Java Reference
In-Depth Information
disabled = true;
WipeReplace.doReplace(displayed, notDisplayed, doAfter);
disable: bind disabled;
var burnButton = Button{
text: "Burn Transition"
action: function(){
disabled = true;
BurnReplace.doReplace(displayed, notDisplayed, doAfter);
disable: bind disabled;
Stage {
title: "Chapter 3"
scene: Scene {
width: 640
height: 480
fill: Color.BLACK
content: [
spacing: 10
translateX: 25
translateY: 30
content: [fadeButton,slideButton,flipButton,wipeButton,burnButton]
function doAfter():Void{
var temp = notDisplayed;
notDisplayed = displayed;
displayed = temp;
disabled = false;
The stage contains a scene with a VBox , which contains the buttons and the node— nodeA . The nodes,
nodeA and nodeB, represent the content that we will be switching in and out as the buttons are pressed.
The variables displayed and notDisplayed record which node is displayed or not; thus when nodeA is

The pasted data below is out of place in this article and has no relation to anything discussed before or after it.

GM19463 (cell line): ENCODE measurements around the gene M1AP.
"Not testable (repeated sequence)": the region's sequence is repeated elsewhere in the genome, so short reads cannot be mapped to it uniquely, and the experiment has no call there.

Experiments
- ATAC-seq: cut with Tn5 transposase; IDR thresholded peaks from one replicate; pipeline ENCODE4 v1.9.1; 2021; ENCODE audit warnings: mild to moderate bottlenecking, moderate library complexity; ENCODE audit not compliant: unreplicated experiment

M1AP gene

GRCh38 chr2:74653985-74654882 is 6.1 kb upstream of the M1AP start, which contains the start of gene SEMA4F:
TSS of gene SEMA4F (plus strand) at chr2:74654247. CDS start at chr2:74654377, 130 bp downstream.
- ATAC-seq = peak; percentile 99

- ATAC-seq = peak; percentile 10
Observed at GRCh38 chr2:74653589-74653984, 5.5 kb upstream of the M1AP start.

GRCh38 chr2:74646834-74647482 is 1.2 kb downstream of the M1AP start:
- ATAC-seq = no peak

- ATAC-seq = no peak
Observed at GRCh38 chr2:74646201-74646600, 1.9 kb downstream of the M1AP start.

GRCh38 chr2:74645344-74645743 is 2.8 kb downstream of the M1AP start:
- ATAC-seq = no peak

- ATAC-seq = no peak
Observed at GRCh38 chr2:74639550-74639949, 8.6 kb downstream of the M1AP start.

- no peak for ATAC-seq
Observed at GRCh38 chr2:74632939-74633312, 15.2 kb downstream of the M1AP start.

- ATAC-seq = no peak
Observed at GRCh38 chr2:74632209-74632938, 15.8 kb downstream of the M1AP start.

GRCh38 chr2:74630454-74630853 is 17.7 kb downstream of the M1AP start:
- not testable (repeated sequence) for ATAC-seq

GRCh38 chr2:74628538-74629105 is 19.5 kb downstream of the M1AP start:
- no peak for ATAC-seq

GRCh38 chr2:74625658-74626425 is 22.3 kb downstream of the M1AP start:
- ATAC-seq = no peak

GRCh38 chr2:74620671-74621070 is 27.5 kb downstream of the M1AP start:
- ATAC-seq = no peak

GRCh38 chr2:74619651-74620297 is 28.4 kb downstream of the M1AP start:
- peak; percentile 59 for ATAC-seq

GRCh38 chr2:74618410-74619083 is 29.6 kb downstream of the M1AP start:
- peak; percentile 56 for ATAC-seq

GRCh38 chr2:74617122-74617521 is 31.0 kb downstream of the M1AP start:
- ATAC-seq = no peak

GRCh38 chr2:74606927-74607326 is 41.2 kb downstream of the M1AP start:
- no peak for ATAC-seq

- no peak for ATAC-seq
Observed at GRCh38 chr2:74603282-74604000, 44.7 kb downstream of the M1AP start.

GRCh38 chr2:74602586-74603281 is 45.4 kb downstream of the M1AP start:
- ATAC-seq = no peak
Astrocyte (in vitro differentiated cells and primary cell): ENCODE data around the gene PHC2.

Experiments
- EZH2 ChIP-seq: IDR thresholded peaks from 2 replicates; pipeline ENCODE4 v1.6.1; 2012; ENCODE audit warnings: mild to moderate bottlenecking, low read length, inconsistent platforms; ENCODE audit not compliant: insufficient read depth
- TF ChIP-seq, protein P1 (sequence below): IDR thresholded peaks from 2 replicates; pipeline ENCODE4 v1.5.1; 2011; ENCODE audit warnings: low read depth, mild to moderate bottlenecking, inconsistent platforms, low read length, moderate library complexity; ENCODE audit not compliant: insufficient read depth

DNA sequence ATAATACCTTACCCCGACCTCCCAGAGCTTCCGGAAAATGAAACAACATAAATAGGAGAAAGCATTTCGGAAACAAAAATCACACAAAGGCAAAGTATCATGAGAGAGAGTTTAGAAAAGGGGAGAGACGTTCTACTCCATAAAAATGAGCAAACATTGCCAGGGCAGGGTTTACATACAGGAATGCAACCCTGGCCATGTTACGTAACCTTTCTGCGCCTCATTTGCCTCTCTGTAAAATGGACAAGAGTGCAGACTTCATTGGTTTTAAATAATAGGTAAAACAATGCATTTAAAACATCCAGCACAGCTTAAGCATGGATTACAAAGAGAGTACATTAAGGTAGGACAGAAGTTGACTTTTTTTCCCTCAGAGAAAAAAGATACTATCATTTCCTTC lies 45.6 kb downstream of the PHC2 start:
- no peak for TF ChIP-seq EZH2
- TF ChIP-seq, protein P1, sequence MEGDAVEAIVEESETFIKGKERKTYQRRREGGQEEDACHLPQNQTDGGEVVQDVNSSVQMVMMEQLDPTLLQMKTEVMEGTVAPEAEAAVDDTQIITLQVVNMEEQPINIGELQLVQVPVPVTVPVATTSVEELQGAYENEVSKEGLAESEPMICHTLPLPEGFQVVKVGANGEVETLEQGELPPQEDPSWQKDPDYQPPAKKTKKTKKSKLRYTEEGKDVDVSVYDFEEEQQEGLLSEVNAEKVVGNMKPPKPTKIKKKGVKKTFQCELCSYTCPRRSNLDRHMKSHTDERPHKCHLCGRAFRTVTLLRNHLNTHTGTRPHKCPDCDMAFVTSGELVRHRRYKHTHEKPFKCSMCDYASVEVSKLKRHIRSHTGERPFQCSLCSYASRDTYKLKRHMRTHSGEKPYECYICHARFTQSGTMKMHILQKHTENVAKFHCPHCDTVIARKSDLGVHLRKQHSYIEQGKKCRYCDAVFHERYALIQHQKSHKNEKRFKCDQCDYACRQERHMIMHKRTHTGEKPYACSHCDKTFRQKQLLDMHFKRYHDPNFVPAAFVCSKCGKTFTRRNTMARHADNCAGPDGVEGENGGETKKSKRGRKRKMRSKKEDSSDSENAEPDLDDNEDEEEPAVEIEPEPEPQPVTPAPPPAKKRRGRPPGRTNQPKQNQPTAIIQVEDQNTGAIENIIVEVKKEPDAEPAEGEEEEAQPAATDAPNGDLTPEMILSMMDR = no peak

visible, the variable notDisplayed points to nodeB . After each transition, the values of displayed and
notDisplayed are switched to reflect the content of the scene. This business of tracking which node is
displayed or not is a sort of bookkeeping that facilitates this demonstration. Other applications that use
these transitions may or may not keep track of the visible content in this way.
The code in Listing 3-2 is the implementation of the example class ExampleNodeA . This code is also
not critical to the transitions themselves, but provides a somewhat realistic demonstration. The
implementation of ExampleNodeB is very similar to that of ExampleNodeA , but I'll leave it to you to look to
the source code for the details.
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